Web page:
Legendary Australian Journalist John Pilger Has Died, Aged 84


John Pilger, unarguably the most recognised Australian journalist anywhere on the planet, has passed away in London.

He was aged 84.

John had been battling illness since mid-2023. The news was announced on John’s Facebook page a short time ago.

“It is with great sadness the family of John Pilger announce he died yesterday 30 December 2023 in London aged 84. His journalism and documentaries were celebrated around the world, but to his family he was simply the most amazing and loved Dad, Grandad and partner. Rest In Peace,” the post read.

John was twice awarded Britain’s Journalist of the Year, and his work has received numerous accolades around the world including from the British Film and Television Awards, and the Sydney Peace Prize in 2009.

John was a regular contributor to New Matilda, and a staunch ally of jailed Australian publisher Julian Assange, a campaign which engulfed much of the last decade of Pilger’s life. But it was his work on documentaries for which he was known globally. His first documentary, The Quiet Mutiny, was released in 1970 after a visit to Vietnam. His most recent work was The Dirty War on the NHS, an investigation into the assault on Britain’s health system.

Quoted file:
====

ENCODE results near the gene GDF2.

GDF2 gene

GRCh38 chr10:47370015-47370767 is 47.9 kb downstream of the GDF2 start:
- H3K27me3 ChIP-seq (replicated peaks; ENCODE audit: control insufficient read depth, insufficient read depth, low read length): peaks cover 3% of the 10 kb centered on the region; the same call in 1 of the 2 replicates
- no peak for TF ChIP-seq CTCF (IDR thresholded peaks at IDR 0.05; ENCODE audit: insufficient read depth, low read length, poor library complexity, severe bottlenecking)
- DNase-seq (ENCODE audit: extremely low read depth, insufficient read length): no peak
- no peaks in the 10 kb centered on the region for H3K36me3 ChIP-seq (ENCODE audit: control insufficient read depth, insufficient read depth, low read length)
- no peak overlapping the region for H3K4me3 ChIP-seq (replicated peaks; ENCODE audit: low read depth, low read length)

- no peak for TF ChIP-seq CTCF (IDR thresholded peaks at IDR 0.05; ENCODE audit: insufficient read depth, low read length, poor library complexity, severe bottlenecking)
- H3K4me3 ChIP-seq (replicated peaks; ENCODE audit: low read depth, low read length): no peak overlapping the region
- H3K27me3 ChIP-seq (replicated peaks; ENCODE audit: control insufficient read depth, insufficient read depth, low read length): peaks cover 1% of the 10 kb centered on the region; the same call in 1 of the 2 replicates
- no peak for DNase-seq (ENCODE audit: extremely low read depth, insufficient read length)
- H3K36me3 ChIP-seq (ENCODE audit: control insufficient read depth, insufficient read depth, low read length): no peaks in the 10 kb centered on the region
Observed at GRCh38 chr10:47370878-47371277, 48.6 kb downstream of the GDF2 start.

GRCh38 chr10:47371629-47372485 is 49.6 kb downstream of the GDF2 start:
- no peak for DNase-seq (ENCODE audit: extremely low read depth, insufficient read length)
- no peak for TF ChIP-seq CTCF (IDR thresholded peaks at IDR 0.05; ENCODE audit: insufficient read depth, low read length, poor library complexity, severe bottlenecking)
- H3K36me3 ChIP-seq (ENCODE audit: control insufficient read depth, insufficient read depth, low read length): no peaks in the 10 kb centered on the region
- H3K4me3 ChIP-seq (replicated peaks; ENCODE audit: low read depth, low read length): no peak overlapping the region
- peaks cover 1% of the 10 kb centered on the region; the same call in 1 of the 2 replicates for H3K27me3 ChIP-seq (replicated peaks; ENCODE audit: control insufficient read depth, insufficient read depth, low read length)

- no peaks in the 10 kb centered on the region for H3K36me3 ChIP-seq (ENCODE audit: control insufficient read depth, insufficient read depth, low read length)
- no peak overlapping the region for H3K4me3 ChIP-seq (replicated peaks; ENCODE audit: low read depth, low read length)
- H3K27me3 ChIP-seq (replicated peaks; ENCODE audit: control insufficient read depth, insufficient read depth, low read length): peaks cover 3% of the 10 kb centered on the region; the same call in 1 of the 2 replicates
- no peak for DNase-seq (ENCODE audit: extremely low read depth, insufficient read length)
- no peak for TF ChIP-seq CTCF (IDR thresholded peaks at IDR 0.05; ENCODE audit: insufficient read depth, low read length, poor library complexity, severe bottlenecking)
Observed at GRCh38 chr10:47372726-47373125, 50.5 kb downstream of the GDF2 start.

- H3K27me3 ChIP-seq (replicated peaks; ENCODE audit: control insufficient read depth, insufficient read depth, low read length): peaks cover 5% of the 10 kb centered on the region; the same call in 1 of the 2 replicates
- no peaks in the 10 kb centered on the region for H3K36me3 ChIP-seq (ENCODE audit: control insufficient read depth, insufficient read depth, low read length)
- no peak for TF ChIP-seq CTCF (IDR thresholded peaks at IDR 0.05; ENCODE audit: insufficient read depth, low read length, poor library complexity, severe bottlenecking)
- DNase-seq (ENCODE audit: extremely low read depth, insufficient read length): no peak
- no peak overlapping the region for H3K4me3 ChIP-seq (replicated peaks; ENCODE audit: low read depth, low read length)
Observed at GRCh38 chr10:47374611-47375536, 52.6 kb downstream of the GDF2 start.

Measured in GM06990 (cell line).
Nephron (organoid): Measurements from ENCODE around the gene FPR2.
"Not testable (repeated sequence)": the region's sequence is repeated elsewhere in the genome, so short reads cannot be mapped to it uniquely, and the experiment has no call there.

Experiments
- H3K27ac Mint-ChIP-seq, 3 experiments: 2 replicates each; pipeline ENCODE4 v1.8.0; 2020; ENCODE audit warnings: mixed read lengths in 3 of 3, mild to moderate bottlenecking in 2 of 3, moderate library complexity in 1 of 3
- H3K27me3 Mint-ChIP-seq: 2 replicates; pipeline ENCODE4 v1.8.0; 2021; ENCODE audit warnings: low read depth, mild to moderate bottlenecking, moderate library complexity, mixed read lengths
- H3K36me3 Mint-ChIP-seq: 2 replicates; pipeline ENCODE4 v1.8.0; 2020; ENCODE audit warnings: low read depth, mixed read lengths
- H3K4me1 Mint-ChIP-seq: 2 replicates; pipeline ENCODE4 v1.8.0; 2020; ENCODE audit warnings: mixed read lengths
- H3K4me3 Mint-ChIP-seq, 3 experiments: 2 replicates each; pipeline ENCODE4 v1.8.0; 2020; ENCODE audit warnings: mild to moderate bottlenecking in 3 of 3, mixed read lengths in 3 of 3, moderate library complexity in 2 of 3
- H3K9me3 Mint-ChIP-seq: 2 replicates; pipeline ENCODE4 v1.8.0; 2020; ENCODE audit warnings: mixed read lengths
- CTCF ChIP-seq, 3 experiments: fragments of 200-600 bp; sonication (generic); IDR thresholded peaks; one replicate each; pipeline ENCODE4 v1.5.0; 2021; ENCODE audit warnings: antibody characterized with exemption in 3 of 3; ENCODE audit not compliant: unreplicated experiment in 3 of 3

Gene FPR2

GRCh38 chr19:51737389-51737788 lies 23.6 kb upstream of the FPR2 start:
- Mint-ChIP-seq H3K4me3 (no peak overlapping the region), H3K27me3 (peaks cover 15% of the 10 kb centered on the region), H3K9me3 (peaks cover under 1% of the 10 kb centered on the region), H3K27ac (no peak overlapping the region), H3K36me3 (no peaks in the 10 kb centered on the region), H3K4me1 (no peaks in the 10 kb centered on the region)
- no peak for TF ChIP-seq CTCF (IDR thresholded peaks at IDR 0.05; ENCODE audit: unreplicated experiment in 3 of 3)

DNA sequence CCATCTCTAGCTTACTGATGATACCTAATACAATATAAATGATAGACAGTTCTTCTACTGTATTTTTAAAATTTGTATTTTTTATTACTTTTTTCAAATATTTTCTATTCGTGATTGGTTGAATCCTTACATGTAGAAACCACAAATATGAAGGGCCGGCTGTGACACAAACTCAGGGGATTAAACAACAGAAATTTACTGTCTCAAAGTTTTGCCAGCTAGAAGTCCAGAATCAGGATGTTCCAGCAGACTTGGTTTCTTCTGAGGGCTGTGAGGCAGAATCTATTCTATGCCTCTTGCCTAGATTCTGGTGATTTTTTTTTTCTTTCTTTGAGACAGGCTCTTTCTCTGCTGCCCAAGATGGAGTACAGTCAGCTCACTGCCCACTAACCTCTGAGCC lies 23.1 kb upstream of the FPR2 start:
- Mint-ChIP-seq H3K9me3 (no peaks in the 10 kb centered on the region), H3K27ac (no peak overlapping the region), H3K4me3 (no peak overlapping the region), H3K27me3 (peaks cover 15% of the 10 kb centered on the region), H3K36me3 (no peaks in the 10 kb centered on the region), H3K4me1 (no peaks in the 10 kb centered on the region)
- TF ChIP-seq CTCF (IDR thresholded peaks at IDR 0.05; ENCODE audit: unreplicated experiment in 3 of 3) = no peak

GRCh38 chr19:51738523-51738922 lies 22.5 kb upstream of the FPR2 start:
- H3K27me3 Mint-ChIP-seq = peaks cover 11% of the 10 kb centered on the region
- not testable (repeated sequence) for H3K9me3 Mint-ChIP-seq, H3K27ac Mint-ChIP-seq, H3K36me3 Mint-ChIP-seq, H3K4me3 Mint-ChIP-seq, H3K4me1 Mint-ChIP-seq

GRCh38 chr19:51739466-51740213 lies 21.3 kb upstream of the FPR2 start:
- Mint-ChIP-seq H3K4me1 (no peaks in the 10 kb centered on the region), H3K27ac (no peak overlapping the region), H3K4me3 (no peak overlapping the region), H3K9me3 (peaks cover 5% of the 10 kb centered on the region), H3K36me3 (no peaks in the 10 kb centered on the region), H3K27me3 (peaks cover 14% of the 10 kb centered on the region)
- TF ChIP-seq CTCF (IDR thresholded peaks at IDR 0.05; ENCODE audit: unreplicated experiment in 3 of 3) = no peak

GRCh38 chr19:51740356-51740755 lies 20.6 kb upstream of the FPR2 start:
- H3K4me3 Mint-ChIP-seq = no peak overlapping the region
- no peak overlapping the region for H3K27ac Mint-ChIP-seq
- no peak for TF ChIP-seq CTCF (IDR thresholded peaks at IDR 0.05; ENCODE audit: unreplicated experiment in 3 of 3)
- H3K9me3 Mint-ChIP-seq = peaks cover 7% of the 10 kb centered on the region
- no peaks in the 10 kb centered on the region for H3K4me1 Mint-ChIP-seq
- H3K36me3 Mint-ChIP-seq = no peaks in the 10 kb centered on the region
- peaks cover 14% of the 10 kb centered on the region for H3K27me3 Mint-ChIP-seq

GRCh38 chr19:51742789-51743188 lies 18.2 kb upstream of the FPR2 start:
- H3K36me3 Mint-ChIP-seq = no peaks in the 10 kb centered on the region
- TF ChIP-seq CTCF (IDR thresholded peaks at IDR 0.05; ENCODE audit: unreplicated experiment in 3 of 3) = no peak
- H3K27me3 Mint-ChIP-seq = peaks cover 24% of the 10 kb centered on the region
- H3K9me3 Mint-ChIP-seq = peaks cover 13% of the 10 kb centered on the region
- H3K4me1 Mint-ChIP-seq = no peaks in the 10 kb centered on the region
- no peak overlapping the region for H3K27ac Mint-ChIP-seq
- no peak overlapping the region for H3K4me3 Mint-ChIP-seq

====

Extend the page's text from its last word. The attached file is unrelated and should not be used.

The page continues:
John had a strong and enduring interest in Indigenous affairs. His book The Secret Country became renowned internationally for blowing the lid on the Australian Government’s treatment of its Aboriginal people. He turned the book into a film in 1985, and then completed several more documentaries on the First Australians, including Utopia in 2014, with New Matilda editor Chris Graham, and former New Matilda writer Amy McQuire.

John was also a friend of the Palestinian people. In 1977, he released a documentary entitled ‘Palestine is Still The Issue’. He released a new documentary in 2002 with the same name.

In total, he’s produced more than 50 documentaries. but it was Year Zero (1979), about the aftermath of the Pol Pot regime in Cambodia, which launched John into the journalism stratosphere. John was amongst the first journalists into Cambodia after the collapse of the regime, and when his documentary for ITV aired in Great Britain, it shocked the conscience of a nation. It also broke records, raking in almost $50 million in fundraising to assist the people of Cambodia.

John remained a prolific writer throughout his life, and has published countless articles and at least a dozen books.

New Matilda will release more detailed tributes to John Pilger in the coming days.

New Matilda is independent journalism at its finest. The site has been publishing intelligent coverage of Australian and international politics, media and culture since 2004.